By Jeremy Hallock
By James Khubiar
By Observer Staff
By Kelly Dearmore
By Jim Schutze
By Rachel Watts
By Lauren Drewes Daniels
They were improbable partners to begin with, people "unlikely to be in the same group together," says Buckingham, who joined in '75, when Fleetwood hit his head on Buckingham and Nicks' soft rock and thought it dreamy. "There was a bass player [McVie] who would probably describe himself somewhere between McCartney and Mingus, a drummer [Fleetwood] who's a total garage guy and a sublime primitive and a band that had been around in several incarnations and evolved from being a 12-bar blues band into many, many other things." In other words, they had no business playing together, much less staying together, yet for a while, in the mid-'70s to mid-'80s, theirs was a lucrative partnership: They made great music, which in turn made much money. Fleetwood Mac was the Clear Channel of the 1970s: They owned all of radio.
Then, for a while, in the early '90s and a little afterward, the band disappeared and seemed no longer to matter, and the stories seemed of a different, long-ago era--The Age of Excess, before the dinosaurs had turned to fossils. They had gone their own way, more or less. Buckingham, who loved studios the way Robert Plant loved women, moved into the basement to make music for which he answered to no one. The band soldiered on without him; it had survived numerous lineup changes since the late 1960s, when Peter Green and Jeremy Spencer played psychedelic till snapping psychotic, so surely the body could be sustained with two men replacing one. There would be the one momentary reunion of the platinum band, at the inauguration of a president who conducted himself like a rock star feasting on the tour-circuit buffet of cold cuts and hot chicks, but the body only crumbled further. By 1994, with Nicks and Christine McVie spirited away, the band released an album called Time--something Fleetwood Mac had, at last, run out of.
"Evolution, I suppose, gets harder the longer you go," Buckingham says now. "You know, my own road has been so convoluted with the band. I really did have to leave and sort of take stock of what all of that had meant and try to hold onto my own idea of wanting to be creative in a long-term sense. It had gotten to the point where there had to be a pulling apart in order to do that. We probably wouldn't be doing what we're doing now if we hadn't had such a kind of a spotted history in the late '80s and '90s."
Amazing but true: For a band broken up as lovers then busted up as collaborators, the heart still beats. The band is minus one--Christine, who joined again then jumped again, unable to recommit herself to a relationship that had made loving fun and rather horrible--but in relatively good shape, all things considered. Fleetwood Mac tours in support of an album that didn't even belong to it, till Buckingham decided it wasn't quite right to keep it to himself.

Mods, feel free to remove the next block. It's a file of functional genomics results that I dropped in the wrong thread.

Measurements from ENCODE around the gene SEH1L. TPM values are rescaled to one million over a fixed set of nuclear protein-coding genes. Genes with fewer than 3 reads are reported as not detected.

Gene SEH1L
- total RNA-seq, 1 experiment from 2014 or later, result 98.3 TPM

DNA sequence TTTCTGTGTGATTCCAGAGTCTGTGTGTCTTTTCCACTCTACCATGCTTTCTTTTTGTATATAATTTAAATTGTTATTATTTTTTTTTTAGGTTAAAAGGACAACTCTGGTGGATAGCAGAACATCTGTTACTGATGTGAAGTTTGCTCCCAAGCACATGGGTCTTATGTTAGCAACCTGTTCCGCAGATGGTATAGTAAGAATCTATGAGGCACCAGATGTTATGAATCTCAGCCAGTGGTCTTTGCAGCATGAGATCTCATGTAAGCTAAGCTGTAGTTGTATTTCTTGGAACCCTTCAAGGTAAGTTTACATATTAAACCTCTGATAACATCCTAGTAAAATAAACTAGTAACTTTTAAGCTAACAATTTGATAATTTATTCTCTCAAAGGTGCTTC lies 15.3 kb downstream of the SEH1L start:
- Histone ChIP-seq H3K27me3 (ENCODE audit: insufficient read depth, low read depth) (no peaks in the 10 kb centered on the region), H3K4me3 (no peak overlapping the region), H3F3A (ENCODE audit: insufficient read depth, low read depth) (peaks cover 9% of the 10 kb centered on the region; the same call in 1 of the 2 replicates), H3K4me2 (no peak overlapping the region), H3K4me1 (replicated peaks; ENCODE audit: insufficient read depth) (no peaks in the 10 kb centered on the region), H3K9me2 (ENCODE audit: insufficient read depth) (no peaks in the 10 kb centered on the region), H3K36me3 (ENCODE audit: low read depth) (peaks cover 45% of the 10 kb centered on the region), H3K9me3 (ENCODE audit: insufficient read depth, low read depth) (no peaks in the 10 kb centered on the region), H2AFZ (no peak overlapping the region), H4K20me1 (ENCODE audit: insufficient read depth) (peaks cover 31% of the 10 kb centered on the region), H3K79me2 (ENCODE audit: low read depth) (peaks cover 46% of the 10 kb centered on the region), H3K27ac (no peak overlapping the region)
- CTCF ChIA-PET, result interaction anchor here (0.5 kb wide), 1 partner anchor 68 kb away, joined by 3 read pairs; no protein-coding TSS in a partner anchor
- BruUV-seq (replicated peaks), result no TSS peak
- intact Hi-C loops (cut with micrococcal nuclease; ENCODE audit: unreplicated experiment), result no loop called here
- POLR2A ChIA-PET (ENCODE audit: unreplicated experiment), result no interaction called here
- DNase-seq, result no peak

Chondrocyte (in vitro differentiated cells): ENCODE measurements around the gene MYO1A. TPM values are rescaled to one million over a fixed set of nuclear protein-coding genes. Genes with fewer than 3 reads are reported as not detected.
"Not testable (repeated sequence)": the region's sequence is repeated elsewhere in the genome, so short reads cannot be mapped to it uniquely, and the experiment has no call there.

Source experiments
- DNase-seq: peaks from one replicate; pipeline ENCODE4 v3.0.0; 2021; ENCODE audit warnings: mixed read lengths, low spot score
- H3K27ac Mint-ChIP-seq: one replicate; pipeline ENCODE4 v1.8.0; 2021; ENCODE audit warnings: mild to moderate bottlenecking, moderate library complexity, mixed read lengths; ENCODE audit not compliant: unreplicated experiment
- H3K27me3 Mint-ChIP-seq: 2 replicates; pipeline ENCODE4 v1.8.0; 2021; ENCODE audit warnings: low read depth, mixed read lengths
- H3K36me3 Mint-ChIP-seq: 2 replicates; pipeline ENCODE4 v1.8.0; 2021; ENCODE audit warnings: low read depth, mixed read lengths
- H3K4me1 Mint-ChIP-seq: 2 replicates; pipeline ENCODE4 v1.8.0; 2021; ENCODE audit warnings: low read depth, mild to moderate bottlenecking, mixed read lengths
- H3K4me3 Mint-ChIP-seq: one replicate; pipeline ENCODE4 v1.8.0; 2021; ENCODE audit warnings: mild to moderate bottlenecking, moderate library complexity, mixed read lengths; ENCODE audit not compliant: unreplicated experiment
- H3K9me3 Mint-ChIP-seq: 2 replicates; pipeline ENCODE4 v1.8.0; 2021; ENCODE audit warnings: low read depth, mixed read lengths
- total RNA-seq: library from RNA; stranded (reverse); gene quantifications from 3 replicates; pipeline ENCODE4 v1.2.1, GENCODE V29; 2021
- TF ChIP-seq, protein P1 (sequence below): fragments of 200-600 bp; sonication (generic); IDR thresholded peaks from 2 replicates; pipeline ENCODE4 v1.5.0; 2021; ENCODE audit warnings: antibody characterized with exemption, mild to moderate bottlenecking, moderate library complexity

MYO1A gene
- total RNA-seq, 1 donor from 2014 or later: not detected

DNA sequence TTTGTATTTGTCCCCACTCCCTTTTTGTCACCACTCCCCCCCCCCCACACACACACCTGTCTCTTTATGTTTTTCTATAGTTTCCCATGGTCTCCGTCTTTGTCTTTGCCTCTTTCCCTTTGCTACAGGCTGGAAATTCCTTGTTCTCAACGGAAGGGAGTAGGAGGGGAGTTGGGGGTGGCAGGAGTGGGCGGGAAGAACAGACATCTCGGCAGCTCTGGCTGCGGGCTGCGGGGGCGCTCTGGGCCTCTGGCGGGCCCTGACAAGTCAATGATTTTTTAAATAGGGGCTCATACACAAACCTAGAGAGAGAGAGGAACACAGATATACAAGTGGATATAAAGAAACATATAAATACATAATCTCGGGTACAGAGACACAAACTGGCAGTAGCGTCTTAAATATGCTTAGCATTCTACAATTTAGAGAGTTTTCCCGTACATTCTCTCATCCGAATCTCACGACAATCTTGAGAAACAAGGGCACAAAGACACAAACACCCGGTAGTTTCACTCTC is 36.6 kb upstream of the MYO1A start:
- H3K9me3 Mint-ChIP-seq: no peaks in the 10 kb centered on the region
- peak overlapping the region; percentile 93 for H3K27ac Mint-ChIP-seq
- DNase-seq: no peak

Say You Will, released earlier this year, does not belong in the ranks of the immortal works the band recorded when it was first together and breaking apart together. It doesn't delight like Fleetwood Mac, which, with such songs as "Monday Morning" and "Landslide" and "Say You Love Me," sounds like the first warm afternoon after a frigid winter. It doesn't resonate like Rumours; few albums in rock's history do, if only because few albums dared make public the private discord of men and women falling so viciously out of love. Nor does it dazzle like Tusk, the weirdest, most expensive pop album ever made by a band running from its own success.
Say You Will is more reminiscent of Buckingham's 1992 Out of the Cradle than its Fleetwood Mac predecessors--in other words, some tricky guitar shit, too noisy to be called ambient but too into itself to be considered easy listening. (And that's what the Mac was even at its best: adult-contemporary pop, with the emphasis on adult; you might have dug it as a kid, but realize only as a grown-up there's substance to what might have been deemed twee and slight way back when.) Buckingham, on such songs as "Red Rover" and "Peacekeeper," no longer sounds like the child of the Byrds and Beach Boys, heavy-felt presences on Fleetwood Mac and Rumours, but a man who's spent a good chunk of time listening to the sounds in his own head and trying to find room in there for the voices of others, chief among them the woman he used to call partner and then some.